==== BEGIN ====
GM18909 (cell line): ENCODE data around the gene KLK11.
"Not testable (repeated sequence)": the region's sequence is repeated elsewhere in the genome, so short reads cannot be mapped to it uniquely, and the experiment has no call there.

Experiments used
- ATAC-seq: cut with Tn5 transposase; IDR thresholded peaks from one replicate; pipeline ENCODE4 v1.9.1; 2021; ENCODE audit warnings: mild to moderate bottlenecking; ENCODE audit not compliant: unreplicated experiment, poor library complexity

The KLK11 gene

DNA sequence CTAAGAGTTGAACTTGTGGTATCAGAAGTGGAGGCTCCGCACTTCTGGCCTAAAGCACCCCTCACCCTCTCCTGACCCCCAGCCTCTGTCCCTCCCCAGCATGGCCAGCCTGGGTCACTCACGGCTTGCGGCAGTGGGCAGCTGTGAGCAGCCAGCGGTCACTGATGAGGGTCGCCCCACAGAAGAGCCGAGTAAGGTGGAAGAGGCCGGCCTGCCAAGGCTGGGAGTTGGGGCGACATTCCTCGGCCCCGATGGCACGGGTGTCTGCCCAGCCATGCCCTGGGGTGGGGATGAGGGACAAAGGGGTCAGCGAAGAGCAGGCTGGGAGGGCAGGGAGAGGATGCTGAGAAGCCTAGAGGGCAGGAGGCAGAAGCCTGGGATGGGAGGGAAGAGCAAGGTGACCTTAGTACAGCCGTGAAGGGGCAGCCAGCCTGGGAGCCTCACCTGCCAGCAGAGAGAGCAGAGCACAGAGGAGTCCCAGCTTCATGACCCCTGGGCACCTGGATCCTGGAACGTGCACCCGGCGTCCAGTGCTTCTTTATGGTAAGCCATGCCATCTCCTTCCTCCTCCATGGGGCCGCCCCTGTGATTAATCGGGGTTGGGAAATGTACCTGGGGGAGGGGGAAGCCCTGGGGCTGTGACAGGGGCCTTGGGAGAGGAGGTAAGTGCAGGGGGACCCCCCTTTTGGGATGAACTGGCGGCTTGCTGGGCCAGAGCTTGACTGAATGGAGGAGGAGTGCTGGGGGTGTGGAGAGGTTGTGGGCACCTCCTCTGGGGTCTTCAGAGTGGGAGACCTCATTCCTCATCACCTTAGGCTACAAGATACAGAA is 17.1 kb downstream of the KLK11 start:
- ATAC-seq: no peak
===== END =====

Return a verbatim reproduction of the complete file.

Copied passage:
GM18909 (cell line): ENCODE data around the gene KLK11.
"Not testable (repeated sequence)": the region's sequence is repeated elsewhere in the genome, so short reads cannot be mapped to it uniquely, and the experiment has no call there.

Experiments used
- ATAC-seq: cut with Tn5 transposase; IDR thresholded peaks from one replicate; pipeline ENCODE4 v1.9.1; 2021; ENCODE audit warnings: mild to moderate bottlenecking; ENCODE audit not compliant: unreplicated experiment, poor library complexity

The KLK11 gene

DNA sequence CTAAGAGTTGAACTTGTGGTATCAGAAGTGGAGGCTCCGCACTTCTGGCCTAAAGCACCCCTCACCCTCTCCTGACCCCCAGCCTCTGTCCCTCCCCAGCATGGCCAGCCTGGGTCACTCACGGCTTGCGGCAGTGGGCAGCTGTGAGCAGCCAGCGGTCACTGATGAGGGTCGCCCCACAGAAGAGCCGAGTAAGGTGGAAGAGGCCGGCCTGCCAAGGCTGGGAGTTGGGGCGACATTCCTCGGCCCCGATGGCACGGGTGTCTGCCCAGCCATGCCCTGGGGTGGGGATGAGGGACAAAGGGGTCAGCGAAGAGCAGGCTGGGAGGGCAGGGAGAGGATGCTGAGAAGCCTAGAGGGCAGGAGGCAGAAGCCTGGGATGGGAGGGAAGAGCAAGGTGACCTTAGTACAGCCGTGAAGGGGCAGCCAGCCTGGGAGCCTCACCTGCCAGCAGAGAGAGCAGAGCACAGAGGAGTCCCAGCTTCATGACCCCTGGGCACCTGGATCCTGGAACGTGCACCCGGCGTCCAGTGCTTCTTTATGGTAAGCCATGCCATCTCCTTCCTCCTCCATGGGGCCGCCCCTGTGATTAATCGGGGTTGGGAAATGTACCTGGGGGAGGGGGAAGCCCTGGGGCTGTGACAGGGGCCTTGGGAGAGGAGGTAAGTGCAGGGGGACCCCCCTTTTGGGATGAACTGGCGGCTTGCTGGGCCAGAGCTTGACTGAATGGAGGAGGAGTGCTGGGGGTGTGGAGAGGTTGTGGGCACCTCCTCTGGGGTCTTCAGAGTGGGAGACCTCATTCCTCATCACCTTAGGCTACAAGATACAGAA is 17.1 kb downstream of the KLK11 start:
- ATAC-seq: no peak